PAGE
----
Simon slammed his beer bottle down on the table, the echo of glass hitting wood making my headache pound to new life. "Sorry," he murmured as I winced. "Jim, Blair loves you, and I think you care about him a lot more than you want to admit. I don't think you're angry because he almost got you killed. I think you're upset because he could have been."

I closed my eyes against the thought of that possibility happening again, then opened them and looked at my friend. "I think you're right," I said finally. "The only problem is I've probably all but driven him away with the way I've been acting-"

"Blair wouldn't leave," Simon interrupted. "He has too much integrity for that. He's the kind of guy who sticks with people through thick and thin, no matter how badly they treat him."

"You think a lot of him," I said, straightening in my seat.

Simon nodded. "Yes, I do. He's been an asset to the department almost from the moment he walked in the door, he's got guts and he knows how to handle you." He grinned. "What's not to like? I know he's made mistakes, but I can't think of anyone who'd be a better partner or Guide for you than Blair."

"Or lover?" I asked hesitantly, still unsure how he'd take that.

"Do you love him?"

"Yeah." I nodded, a little surprised at his equanimity. "I do, have for a while. Just wanted to wait till I knew he felt the same before I acted on it."

"I think he's showed you that already, Jim." Simon stood up, drained the last of his beer and walked across to drop the bottle in the trash. "He thinks you're mad at him for getting you hurt last night, Jim. I think you should go talk to him, set his mind at ease."

In a moment, I'd decided he was right. I stood up, went over and grabbed my jacket from the hook. "Can you drop me off?"

"No problem."

I locked the door behind me and followed Simon into the elevator. "I have to admit I'm scared as hell about doing this," I said as we bumped to a halt on the ground floor.

Simon stepped out and placed an arm around my shoulders as I matched his step. "Haven't you heard? Love isn't meant to be easy, Jim." He laughed. "But I'm told it can be a lot of fun if it's done right." He grinned at my stunned look. "Jesus, Jim, I've seen this coming for a year or more. I'm just surprised it's taken you two so long to realize what you feel for each other. Love's love," he said, "no matter its shape or form or sexuality." He unlocked the car and ushered me into the passenger seat. "It'll be okay," he said, patting my shoulder. "Give Sandburg some credit for the forgiving guy he is."

"It's me I can't forgive," I said softly.

Simon climbed into the driver's seat and started the car. "Doesn't matter," he replied surely. "You and Blair will work it out."

"How can you be so sure?"

He shrugged. "Don't know. I just am."


I knocked on the door to his office and waited till he opened it. His face went pale and I mentally berated myself for being the cause of that and for the nervousness I saw in his eyes. "Sorry to bother you," I said as he stepped aside and let me pass. "We need to talk."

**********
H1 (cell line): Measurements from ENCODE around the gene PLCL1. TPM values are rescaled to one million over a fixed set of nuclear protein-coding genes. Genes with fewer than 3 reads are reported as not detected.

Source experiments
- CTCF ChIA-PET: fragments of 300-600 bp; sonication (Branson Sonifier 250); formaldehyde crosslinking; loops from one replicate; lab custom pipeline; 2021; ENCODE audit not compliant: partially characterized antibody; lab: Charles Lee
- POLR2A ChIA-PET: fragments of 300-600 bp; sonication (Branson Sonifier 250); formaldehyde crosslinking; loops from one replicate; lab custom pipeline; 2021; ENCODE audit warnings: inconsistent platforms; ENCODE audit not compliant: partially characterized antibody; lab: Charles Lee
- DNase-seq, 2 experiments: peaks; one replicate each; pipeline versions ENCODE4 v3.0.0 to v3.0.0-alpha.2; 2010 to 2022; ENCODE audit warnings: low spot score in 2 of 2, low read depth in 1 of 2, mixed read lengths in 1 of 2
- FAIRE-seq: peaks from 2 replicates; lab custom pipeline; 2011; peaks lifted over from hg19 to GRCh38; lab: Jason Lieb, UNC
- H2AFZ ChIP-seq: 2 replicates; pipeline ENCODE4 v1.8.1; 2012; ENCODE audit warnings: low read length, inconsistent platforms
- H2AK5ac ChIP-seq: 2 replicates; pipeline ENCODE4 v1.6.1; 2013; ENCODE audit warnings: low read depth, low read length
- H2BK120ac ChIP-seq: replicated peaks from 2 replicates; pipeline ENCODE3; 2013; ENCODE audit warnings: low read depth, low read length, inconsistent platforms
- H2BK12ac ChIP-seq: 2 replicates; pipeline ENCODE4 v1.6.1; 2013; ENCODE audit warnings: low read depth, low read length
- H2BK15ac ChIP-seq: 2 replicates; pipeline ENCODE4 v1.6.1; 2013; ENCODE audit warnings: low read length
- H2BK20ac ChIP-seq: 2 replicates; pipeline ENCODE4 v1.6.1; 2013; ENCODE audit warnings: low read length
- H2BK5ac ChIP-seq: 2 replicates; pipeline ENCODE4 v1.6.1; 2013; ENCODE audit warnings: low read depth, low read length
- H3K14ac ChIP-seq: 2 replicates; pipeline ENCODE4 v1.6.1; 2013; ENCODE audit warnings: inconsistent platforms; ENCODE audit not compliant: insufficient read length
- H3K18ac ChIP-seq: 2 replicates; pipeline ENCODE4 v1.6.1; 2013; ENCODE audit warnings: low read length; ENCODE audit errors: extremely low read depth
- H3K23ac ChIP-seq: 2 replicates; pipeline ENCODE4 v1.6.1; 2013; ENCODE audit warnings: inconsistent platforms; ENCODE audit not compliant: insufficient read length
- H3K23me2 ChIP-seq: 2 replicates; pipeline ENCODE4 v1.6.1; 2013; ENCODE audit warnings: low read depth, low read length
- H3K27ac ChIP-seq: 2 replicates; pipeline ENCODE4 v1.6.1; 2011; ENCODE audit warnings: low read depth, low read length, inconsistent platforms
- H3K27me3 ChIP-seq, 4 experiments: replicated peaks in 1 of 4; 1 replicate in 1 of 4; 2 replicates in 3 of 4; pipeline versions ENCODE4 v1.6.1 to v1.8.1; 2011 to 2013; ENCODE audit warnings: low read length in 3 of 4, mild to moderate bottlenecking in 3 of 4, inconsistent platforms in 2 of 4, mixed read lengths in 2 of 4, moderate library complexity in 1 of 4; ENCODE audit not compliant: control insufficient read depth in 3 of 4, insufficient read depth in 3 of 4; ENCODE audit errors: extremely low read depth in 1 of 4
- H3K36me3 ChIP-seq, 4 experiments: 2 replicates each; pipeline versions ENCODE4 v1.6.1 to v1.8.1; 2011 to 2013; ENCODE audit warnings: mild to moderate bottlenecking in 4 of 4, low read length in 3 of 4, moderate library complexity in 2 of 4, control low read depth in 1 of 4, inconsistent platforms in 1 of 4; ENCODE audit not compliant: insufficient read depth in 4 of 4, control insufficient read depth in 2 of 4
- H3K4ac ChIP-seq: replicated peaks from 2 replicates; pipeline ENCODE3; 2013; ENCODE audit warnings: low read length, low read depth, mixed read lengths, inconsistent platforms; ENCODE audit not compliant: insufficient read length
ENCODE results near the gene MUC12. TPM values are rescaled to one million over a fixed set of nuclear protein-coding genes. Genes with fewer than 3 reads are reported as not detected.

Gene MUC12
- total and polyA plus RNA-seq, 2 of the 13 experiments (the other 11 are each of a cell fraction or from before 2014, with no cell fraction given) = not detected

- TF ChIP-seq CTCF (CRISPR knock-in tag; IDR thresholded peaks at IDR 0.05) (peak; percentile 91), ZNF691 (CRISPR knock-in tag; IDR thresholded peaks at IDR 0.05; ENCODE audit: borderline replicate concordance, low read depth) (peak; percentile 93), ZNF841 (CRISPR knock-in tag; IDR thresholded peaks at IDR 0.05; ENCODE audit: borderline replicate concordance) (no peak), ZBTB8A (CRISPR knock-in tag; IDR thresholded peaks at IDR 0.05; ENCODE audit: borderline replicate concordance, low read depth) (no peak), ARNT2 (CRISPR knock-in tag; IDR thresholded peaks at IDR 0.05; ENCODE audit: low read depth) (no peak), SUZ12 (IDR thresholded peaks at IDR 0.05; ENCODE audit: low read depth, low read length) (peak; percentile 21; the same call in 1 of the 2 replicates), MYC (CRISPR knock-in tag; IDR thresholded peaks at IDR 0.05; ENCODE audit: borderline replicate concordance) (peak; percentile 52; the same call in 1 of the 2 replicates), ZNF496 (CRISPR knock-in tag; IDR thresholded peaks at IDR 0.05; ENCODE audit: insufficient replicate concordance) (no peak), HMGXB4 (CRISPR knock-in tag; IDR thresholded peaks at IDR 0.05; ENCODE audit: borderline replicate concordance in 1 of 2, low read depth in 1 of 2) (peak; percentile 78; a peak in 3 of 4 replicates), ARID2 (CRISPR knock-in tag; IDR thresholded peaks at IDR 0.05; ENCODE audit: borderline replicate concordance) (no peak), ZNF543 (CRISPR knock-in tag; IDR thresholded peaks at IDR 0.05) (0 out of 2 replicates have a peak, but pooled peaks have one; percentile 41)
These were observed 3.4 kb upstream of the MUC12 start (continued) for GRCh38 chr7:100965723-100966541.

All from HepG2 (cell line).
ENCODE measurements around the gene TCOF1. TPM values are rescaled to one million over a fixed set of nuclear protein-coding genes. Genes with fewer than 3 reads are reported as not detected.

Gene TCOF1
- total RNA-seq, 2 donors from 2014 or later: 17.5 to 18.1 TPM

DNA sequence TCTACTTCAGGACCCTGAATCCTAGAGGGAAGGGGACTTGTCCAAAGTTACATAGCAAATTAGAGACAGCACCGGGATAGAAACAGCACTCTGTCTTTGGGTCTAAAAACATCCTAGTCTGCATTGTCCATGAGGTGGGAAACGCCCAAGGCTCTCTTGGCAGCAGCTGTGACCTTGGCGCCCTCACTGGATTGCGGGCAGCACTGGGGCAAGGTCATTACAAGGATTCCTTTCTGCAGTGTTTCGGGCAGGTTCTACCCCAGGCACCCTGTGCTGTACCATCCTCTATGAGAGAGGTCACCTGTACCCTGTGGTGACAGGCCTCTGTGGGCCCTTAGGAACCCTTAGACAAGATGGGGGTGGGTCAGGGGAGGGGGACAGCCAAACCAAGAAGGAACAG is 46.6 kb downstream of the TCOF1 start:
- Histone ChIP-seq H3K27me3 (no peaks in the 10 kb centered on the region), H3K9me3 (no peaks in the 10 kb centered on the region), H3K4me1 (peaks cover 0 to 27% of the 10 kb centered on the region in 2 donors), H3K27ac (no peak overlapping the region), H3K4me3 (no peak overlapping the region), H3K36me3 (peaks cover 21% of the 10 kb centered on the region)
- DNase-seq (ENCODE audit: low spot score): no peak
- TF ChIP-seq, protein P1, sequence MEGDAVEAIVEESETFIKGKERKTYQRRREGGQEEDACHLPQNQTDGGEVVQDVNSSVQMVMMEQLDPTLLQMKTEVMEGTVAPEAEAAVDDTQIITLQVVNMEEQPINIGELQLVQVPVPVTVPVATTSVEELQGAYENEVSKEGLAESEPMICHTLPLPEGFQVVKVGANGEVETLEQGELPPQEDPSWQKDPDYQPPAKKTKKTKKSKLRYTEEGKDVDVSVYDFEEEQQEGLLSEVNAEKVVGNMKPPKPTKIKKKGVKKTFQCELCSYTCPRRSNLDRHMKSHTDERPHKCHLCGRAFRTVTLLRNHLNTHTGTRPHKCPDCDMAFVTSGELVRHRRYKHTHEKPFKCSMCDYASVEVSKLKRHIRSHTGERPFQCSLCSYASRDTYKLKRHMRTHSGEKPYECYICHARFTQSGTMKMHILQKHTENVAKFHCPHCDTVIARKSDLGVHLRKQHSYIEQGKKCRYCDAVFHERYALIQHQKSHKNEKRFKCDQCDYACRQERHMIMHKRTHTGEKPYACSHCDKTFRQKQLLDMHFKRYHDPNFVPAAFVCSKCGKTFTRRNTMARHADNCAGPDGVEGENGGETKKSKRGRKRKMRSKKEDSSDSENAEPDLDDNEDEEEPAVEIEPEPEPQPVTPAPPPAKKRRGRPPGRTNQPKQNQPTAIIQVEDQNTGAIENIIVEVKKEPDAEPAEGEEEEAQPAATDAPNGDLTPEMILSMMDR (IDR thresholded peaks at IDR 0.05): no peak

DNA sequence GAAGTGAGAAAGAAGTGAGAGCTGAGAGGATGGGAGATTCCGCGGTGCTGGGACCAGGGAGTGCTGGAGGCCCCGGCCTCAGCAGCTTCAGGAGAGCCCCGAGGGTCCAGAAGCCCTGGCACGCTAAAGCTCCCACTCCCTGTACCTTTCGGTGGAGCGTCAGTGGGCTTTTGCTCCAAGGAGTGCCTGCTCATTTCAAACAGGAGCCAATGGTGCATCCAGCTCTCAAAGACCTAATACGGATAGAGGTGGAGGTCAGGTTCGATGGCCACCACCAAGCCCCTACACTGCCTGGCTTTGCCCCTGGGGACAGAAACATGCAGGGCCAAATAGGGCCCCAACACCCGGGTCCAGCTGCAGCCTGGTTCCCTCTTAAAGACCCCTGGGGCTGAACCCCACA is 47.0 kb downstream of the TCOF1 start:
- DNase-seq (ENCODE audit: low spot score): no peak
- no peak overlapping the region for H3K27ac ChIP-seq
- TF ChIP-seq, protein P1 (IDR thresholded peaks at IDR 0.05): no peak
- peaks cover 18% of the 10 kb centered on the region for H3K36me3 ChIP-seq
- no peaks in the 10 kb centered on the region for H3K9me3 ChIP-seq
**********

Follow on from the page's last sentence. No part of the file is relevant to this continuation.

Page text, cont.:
He followed me in, and stood, resting back against his desk. I could see the slight tremors in his hands as he brushed his hair back from his face. "I've been trying to talk to you ever since it happened," he said, his tone somewhat accusing.

"I know. I'm sorry. Look," I took a step forward and reached out a hand, giving his shoulder a squeeze, "I know you didn't intend to knock the shelf. I guess I've just been unsettled by the fact that for the first time since you've been working with me, you didn't stay where I told you to."

"I thought you'd zoned. I just had to get to you. I couldn't bear the thought that you were out there, exposed like that-"

"I know," I interrupted softly as I turned my hand, letting my fingers become a caress beneath his jaw. "Why this time, though? We've been in bad situations before but you've always done what I told you to do."

His breathing hitched as my fingers traced the bone of his jawline. "You've been talking to Simon," he said.

"Forget Simon for now. Talk to me." I leant forward, moving my hand, letting it trace across that full lower lip that I'd wanted to kiss forever.

His tongue came out and licked at his lip and I pulled my hand away and cupped his cheek, moving even closer till I was all but pressed up against him.

"I didn't want anything to happen to you before either," he said quietly, his eyes fixed on mine. "But now, it's more-" He stopped.

"More unthinkable that we lose each other," I finished for him.

He nodded slowly. "I'm sorry. I didn't mean to fall in love with you. All I could think of was getting to you, knowing that if they shot you, I'd lose everything that makes my life worthwhile."

"Oh, Blair." I bent forward and kissed him, just a soft brush of my mouth against his, then pulled away a little. "Don't you know that's how I felt too? Hearing the noise, turning, and seeing you out in the open like that."

"You mean you…?" Blair smiled and then his hands came up around my shoulders and he pulled me back against him. "God, I don't believe this. You love me."

I nodded and kissed him again, deeply this time and felt him respond, opening his mouth against mine.

After a long moment, he pushed me back. "We have got to learn to talk more," he said, and I laughed as I saw his eyes were bright with happiness and his skin was flushed with obvious arousal.

"Anytime you want, Chief," I said as I pulled him close again. "Let's go home. I've got this terrific bed I want you to test out with me. Then we can talk as much as you want."

The End.